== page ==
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Employment Blog May 2019

May Employment Blog is from the US Department of Labor, Bureau of Labor Statistics. In April, nonfarm payroll employment increased by 263,000, and the unemployment rate declined to 3.6 percent. Over the month, notable job gains occurred in professional and business services, construction, health care, and social assistance. The April employment gain compares with an average monthly gain of 213,000 over the prior 12 months. (The prior 12-month average incorporates revisions for February and March, which increased nonfarm payroll employment by 16,000 on net.)

Employment in professional and business services increased by 76,000 in April. Job gains occurred in administrative and support services (+53,000) and computer systems design and related services (+14,000). Over the past 12 months, professional and business services has added 535,000 jobs.

Construction employment rose by 33,000 in April, with gains occurring in nonresidential specialty trade contractors (+22,000) and in heavy and civil engineering construction (+10,000). Over the past 12 months, construction employment has increased by 256,000.

Employment in health care increased by 27,000 in April and 404,000 over the past 12 months. In April, job gains occurred in ambulatory health care services (+17,000), hospitals (+8,000), and community care facilities for the elderly (+7,000).

Social assistance added 26,000 jobs over the month, with all of the gain occurring in individual and family services. Over the past 12 months, employment in social assistance has increased by 120,000.

Employment continued to trend up in financial activities in April (+12,000). Over the past year, the industry has added 110,000 jobs.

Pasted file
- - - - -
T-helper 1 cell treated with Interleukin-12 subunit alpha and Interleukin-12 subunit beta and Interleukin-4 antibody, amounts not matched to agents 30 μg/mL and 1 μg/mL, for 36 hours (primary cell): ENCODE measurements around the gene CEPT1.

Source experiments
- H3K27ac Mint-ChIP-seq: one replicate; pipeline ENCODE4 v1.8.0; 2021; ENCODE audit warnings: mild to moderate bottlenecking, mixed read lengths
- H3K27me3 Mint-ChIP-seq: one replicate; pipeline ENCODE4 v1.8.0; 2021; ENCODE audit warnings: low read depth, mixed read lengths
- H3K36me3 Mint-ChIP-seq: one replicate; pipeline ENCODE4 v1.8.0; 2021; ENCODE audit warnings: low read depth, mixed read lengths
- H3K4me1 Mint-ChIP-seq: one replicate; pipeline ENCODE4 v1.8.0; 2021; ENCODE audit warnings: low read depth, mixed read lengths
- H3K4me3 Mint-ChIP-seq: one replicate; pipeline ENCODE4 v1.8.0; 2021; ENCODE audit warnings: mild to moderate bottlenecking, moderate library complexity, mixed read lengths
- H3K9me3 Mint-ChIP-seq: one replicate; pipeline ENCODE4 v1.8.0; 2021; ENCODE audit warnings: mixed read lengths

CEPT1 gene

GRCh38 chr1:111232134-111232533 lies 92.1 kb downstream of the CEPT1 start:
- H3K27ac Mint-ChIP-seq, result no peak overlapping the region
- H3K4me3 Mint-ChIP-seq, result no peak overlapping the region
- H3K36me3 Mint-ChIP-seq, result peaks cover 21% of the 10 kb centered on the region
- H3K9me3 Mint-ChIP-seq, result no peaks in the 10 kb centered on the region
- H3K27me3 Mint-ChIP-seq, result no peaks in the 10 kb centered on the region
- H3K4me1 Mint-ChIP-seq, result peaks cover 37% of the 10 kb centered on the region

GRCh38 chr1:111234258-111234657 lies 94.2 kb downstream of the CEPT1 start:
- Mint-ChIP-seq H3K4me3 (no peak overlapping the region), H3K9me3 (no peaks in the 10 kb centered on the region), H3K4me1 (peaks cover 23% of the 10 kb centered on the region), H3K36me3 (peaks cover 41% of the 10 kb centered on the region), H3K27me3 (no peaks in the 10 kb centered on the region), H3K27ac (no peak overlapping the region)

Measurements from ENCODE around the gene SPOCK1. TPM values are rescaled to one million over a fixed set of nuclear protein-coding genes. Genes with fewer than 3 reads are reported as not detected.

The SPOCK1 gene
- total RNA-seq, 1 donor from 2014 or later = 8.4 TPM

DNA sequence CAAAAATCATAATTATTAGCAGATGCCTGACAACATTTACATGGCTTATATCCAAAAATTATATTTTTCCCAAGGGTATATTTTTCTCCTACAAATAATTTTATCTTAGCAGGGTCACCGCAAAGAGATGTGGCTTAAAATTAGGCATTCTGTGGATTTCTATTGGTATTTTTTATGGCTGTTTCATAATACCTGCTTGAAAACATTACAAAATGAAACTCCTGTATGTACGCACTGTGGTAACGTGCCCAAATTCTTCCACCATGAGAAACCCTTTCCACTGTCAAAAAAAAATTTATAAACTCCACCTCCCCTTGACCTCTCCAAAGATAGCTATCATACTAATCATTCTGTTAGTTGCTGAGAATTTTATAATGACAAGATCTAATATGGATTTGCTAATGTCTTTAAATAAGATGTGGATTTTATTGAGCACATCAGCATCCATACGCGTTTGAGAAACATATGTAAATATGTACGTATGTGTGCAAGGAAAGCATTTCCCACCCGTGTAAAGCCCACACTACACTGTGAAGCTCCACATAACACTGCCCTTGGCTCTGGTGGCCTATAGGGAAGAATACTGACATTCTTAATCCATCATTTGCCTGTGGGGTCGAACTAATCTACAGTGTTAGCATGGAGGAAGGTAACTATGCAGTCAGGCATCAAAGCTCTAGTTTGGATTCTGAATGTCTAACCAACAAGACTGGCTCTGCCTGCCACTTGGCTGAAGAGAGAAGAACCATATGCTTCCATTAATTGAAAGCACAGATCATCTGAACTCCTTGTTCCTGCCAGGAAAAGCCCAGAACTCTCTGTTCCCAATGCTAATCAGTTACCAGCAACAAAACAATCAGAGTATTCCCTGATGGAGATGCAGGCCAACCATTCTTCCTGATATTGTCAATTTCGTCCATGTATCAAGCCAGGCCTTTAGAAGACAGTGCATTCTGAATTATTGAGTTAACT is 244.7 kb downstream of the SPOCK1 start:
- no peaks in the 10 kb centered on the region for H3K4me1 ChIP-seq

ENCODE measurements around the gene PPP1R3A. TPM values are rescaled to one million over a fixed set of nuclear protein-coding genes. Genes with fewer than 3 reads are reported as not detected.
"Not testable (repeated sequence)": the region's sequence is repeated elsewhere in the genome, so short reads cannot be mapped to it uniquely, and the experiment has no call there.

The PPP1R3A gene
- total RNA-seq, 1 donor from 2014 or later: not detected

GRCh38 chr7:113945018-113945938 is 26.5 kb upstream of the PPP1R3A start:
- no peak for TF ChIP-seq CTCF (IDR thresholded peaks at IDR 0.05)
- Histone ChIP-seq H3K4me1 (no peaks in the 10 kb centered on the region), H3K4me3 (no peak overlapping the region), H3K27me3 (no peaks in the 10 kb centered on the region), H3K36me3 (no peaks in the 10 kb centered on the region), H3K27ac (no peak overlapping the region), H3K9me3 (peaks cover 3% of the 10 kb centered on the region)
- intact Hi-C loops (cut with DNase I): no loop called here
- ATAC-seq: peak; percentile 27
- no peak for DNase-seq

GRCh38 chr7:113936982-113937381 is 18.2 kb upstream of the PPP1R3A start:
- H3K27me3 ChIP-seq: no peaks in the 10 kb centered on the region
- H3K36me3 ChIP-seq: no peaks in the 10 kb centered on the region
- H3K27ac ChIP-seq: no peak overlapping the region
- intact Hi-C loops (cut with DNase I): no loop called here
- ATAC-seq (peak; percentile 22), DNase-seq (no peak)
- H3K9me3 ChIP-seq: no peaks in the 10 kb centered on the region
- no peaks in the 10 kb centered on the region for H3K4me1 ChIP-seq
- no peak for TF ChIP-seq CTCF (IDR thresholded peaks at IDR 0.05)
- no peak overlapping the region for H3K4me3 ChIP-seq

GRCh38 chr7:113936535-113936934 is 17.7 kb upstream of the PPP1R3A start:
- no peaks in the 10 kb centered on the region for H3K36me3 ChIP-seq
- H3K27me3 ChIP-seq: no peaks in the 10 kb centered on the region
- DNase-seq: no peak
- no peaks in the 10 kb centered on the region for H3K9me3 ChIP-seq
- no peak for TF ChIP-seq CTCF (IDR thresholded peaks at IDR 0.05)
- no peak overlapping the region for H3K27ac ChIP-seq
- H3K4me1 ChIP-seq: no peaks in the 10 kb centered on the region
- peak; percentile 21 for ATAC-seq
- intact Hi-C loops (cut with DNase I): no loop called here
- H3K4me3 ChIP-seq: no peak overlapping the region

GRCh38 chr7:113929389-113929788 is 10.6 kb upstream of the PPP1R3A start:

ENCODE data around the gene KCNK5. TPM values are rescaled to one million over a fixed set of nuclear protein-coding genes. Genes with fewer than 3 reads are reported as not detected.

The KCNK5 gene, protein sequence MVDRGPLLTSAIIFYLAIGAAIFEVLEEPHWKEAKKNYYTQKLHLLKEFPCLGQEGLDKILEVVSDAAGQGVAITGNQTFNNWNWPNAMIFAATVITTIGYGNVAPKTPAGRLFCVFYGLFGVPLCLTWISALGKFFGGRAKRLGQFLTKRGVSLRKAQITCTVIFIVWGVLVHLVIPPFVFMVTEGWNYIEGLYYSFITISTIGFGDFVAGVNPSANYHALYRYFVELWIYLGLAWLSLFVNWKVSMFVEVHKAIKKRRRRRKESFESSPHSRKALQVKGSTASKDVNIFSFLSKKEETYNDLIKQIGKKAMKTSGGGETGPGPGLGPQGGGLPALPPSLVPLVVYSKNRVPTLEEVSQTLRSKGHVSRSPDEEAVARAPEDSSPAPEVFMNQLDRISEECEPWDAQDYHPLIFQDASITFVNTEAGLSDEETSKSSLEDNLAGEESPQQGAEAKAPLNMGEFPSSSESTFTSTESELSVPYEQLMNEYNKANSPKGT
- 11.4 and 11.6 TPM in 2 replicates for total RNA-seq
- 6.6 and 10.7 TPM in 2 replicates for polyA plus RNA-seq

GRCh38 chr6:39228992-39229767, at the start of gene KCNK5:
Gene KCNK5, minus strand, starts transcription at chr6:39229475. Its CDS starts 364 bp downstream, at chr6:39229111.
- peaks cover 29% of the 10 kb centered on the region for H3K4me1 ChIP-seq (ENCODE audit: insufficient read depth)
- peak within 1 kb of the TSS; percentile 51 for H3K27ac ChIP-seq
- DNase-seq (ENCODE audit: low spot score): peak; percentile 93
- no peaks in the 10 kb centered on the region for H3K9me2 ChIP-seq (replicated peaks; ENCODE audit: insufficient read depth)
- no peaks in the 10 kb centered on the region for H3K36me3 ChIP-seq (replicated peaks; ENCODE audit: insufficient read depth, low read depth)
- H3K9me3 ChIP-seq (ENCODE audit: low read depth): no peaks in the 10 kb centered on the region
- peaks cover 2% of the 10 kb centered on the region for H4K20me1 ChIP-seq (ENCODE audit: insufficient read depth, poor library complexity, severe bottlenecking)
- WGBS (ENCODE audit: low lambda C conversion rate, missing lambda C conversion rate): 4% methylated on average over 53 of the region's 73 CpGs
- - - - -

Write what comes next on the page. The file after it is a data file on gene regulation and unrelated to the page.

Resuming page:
In April, manufacturing employment changed little for the third month in a row (+4,000). In the 12 months prior to February, manufacturing had added an average of 22,000 jobs per month.

Retail trade employment changed little in April (-12,000). General merchandise stores lost 9,000 jobs, while motor vehicle and parts dealers added 8,000 jobs.

Employment in other major industries–including mining, wholesale trade, transportation and warehousing, information, leisure and hospitality, and government–showed little change over the month.

Average hourly earnings of all employees on private nonfarm payrolls rose by 6 cents in April to $27.77, following a 5-cent gain in March. Over the past 12 months, average hourly earnings have risen by 3.2 percent; the over-the-year percent change has been 3.0 percent or above for 9 consecutive months. From March 2018 to March 2019, the Consumer Price Index for All Urban Consumers (CPI-U) increased by 1.9 percent (on a seasonally adjusted basis).

Turning to measures from the survey of households, the unemployment rate declined by 0.2 percentage point to 3.6 percent in April, the lowest rate since December 1969. Over the month, the number of unemployed people fell by 387,000 to 5.8 million. Among the unemployed, the number of people searching for work for 27 weeks or more was little changed at 1.2 million in April. These long-term unemployed accounted for 21.1 percent of the unemployed.

The labor force participation rate decreased by 0.2 percentage point to 62.8 percent in April but was unchanged from a year earlier. The employment-population ratio, at 60.6 percent, was unchanged over the month.

In April, 4.7 million people were working part time for economic reasons (also referred to as involuntary part-time workers), little changed from the previous month. Among those neither working nor looking for work in April, 1.4 million were considered marginally attached to the labor force, little changed from a year earlier. (People who are marginally attached to the labor force had not looked for work in the 4 weeks prior to the survey but wanted a job, were available for work, and had looked for a job within the last 12 months.) Discouraged workers, a subset of the marginally attached who believed no jobs were available for them, numbered 454,000 in April, also little changed from a year earlier.

Chart 1 provides unemployment rates by major metropolitan areas throughout the United States.


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